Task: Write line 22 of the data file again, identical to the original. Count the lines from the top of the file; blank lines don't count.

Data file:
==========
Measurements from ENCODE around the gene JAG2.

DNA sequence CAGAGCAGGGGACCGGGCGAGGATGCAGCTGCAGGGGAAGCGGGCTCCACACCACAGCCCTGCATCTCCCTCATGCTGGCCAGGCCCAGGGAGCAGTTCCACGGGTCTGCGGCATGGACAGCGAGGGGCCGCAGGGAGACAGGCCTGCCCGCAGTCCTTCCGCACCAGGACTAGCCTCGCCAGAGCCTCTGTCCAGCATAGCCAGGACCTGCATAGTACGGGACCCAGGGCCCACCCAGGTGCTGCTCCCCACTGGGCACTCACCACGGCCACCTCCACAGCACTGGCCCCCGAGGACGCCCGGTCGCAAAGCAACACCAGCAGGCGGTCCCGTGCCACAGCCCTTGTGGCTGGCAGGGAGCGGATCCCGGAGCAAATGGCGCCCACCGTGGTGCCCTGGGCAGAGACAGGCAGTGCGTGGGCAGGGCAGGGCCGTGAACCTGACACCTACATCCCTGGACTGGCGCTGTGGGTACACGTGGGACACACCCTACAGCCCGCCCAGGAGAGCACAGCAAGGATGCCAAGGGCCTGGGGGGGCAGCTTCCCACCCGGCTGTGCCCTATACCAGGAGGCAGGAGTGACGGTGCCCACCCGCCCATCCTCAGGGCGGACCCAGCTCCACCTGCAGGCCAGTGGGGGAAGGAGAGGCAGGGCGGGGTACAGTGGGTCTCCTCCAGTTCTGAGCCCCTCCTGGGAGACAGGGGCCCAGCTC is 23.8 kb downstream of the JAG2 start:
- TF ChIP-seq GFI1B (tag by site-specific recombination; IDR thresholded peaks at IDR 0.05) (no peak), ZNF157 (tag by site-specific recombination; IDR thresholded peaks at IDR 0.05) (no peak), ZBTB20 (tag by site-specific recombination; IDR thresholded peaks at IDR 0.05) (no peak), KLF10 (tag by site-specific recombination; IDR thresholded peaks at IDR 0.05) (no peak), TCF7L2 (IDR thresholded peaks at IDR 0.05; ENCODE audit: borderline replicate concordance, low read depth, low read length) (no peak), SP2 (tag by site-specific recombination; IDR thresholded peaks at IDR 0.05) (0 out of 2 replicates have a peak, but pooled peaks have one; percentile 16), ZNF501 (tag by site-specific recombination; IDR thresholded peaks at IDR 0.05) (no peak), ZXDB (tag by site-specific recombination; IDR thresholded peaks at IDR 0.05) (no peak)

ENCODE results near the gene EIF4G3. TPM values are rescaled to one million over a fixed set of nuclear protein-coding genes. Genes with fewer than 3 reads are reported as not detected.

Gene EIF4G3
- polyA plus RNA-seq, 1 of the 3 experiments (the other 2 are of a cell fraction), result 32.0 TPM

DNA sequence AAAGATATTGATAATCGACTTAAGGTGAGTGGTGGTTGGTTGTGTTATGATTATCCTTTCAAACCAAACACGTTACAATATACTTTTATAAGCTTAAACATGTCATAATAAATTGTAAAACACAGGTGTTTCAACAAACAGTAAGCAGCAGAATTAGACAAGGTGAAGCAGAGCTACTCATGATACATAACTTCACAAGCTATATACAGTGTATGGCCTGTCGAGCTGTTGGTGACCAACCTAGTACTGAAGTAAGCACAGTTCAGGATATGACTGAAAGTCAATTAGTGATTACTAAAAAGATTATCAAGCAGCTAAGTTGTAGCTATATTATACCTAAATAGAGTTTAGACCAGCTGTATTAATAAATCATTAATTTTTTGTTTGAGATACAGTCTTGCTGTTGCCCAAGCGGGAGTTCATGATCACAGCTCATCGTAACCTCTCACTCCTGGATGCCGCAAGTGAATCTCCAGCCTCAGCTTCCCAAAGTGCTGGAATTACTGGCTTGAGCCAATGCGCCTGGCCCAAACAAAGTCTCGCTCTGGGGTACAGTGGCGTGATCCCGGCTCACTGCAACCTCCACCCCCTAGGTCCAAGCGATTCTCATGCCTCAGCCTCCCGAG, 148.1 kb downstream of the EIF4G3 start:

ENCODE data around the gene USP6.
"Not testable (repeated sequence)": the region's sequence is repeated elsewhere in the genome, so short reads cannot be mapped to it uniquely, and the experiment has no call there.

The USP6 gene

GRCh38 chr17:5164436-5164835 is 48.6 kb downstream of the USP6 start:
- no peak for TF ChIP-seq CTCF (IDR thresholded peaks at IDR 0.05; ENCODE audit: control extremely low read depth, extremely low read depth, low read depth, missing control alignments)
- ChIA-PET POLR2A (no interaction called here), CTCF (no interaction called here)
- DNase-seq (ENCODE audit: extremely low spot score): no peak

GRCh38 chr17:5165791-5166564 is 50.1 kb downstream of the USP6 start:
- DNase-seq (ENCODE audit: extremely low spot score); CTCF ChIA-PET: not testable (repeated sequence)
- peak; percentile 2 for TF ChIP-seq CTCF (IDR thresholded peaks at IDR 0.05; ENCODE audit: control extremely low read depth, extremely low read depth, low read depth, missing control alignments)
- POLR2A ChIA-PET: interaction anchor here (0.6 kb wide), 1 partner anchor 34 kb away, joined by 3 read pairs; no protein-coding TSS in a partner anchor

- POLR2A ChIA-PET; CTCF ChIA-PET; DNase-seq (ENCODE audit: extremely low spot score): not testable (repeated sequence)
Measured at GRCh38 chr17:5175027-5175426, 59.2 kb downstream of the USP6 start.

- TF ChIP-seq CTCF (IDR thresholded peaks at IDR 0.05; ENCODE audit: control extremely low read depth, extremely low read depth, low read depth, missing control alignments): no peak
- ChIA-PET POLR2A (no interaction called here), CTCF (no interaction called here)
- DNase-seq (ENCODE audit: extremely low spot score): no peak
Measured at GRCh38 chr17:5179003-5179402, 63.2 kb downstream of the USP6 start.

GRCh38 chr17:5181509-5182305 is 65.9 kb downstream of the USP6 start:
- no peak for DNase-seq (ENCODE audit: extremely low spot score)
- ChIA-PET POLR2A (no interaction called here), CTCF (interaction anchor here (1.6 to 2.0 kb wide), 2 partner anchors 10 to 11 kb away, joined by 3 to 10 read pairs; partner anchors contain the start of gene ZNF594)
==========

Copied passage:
- ChIA-PET POLR2A (no interaction called here), CTCF (no interaction called here)